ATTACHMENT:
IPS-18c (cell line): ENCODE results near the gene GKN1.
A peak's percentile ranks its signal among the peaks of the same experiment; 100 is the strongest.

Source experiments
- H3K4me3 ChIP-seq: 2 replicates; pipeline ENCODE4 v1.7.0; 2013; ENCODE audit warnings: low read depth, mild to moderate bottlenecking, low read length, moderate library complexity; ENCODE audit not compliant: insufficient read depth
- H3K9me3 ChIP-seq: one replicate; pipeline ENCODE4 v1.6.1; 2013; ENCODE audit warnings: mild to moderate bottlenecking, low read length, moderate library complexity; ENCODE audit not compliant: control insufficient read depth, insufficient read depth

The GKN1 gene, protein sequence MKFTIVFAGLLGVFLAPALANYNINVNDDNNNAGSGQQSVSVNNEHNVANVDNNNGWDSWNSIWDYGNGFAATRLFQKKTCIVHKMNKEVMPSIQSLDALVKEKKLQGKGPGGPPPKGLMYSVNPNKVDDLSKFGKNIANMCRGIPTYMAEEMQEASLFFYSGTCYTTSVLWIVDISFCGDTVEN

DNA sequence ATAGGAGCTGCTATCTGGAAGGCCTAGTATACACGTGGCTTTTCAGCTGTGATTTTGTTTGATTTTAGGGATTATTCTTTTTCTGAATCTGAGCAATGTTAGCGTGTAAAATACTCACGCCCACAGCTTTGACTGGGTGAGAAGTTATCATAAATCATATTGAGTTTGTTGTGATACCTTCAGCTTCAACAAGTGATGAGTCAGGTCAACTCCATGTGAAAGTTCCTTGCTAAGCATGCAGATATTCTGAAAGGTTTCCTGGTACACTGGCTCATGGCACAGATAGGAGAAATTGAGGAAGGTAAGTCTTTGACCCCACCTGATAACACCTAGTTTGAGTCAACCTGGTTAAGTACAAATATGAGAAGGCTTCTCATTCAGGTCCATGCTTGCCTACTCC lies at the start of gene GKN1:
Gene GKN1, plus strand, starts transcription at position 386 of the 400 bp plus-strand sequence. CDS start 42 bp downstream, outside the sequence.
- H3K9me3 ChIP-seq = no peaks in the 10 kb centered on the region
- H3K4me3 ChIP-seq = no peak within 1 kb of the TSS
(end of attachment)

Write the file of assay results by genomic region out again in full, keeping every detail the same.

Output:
IPS-18c (cell line): ENCODE results near the gene GKN1.
A peak's percentile ranks its signal among the peaks of the same experiment; 100 is the strongest.

Source experiments
- H3K4me3 ChIP-seq: 2 replicates; pipeline ENCODE4 v1.7.0; 2013; ENCODE audit warnings: low read depth, mild to moderate bottlenecking, low read length, moderate library complexity; ENCODE audit not compliant: insufficient read depth
- H3K9me3 ChIP-seq: one replicate; pipeline ENCODE4 v1.6.1; 2013; ENCODE audit warnings: mild to moderate bottlenecking, low read length, moderate library complexity; ENCODE audit not compliant: control insufficient read depth, insufficient read depth

The GKN1 gene, protein sequence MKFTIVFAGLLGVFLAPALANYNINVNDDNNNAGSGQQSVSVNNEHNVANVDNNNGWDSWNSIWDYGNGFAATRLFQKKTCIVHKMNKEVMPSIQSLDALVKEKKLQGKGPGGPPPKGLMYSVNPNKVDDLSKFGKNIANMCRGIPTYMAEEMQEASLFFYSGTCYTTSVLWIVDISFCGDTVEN

DNA sequence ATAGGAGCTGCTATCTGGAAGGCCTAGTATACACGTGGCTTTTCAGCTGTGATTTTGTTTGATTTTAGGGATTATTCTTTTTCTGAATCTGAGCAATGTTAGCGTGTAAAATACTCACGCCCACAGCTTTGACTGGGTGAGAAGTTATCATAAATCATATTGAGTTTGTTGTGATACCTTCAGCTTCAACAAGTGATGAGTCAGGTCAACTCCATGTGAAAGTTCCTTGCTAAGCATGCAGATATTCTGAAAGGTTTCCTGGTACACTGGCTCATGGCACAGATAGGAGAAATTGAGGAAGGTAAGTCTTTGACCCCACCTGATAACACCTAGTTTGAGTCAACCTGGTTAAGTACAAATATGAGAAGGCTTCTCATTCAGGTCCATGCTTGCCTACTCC lies at the start of gene GKN1:
Gene GKN1, plus strand, starts transcription at position 386 of the 400 bp plus-strand sequence. CDS start 42 bp downstream, outside the sequence.
- H3K9me3 ChIP-seq = no peaks in the 10 kb centered on the region
- H3K4me3 ChIP-seq = no peak within 1 kb of the TSS